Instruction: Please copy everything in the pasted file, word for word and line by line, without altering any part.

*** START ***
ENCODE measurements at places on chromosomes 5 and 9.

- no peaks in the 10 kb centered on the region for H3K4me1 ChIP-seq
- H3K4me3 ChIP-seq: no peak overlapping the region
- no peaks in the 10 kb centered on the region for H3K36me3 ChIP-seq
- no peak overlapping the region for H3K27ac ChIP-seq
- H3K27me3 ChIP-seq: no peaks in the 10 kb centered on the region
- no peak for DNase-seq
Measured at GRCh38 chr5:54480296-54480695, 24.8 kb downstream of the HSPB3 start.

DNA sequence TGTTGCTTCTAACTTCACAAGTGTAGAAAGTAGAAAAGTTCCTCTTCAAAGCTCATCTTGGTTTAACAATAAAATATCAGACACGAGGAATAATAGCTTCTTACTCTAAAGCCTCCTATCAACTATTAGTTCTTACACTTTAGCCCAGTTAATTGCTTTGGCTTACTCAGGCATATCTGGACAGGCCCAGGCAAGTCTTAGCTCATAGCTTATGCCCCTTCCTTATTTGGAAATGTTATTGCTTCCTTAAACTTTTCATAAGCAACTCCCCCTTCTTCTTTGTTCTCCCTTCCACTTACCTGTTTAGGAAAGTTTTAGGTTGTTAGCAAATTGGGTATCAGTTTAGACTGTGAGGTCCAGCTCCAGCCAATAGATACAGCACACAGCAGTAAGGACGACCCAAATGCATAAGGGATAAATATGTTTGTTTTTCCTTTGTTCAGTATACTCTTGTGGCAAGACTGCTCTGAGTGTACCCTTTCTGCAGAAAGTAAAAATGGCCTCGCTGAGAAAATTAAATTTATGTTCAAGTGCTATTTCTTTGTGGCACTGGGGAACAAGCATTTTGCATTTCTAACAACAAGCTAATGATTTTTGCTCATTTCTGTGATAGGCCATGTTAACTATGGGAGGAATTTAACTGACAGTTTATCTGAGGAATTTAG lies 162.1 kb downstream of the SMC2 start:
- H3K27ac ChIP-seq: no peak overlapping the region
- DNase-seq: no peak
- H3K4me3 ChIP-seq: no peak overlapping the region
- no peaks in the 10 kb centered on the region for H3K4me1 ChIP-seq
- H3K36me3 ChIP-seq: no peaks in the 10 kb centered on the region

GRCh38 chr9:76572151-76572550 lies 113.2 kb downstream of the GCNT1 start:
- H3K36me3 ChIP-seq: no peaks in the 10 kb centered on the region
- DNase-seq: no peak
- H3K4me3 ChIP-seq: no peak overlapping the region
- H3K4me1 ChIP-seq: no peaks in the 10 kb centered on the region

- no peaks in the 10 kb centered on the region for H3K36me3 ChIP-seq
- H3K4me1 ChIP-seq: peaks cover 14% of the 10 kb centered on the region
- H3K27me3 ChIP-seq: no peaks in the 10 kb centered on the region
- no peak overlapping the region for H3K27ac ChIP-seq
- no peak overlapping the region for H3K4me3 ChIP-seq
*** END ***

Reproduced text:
ENCODE measurements at places on chromosomes 5 and 9.

- no peaks in the 10 kb centered on the region for H3K4me1 ChIP-seq
- H3K4me3 ChIP-seq: no peak overlapping the region
- no peaks in the 10 kb centered on the region for H3K36me3 ChIP-seq
- no peak overlapping the region for H3K27ac ChIP-seq
- H3K27me3 ChIP-seq: no peaks in the 10 kb centered on the region
- no peak for DNase-seq
Measured at GRCh38 chr5:54480296-54480695, 24.8 kb downstream of the HSPB3 start.

DNA sequence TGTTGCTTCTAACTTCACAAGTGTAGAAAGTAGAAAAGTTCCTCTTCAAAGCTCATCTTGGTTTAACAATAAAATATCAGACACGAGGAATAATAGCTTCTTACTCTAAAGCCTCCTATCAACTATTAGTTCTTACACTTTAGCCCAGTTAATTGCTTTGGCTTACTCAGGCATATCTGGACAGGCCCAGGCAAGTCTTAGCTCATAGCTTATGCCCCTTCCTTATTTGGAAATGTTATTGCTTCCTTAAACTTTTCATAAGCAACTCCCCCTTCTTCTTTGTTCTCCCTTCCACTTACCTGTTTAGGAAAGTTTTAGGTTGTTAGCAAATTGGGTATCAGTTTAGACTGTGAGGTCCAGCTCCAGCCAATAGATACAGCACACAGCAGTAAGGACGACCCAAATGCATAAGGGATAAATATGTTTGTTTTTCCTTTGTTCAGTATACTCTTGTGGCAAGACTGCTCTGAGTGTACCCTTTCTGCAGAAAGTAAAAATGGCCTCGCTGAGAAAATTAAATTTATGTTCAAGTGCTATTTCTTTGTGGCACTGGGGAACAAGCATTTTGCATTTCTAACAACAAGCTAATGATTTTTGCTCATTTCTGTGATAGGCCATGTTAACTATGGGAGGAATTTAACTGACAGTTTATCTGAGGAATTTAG lies 162.1 kb downstream of the SMC2 start:
- H3K27ac ChIP-seq: no peak overlapping the region
- DNase-seq: no peak
- H3K4me3 ChIP-seq: no peak overlapping the region
- no peaks in the 10 kb centered on the region for H3K4me1 ChIP-seq
- H3K36me3 ChIP-seq: no peaks in the 10 kb centered on the region

GRCh38 chr9:76572151-76572550 lies 113.2 kb downstream of the GCNT1 start:
- H3K36me3 ChIP-seq: no peaks in the 10 kb centered on the region
- DNase-seq: no peak
- H3K4me3 ChIP-seq: no peak overlapping the region
- H3K4me1 ChIP-seq: no peaks in the 10 kb centered on the region

- no peaks in the 10 kb centered on the region for H3K36me3 ChIP-seq
- H3K4me1 ChIP-seq: peaks cover 14% of the 10 kb centered on the region
- H3K27me3 ChIP-seq: no peaks in the 10 kb centered on the region
- no peak overlapping the region for H3K27ac ChIP-seq
- no peak overlapping the region for H3K4me3 ChIP-seq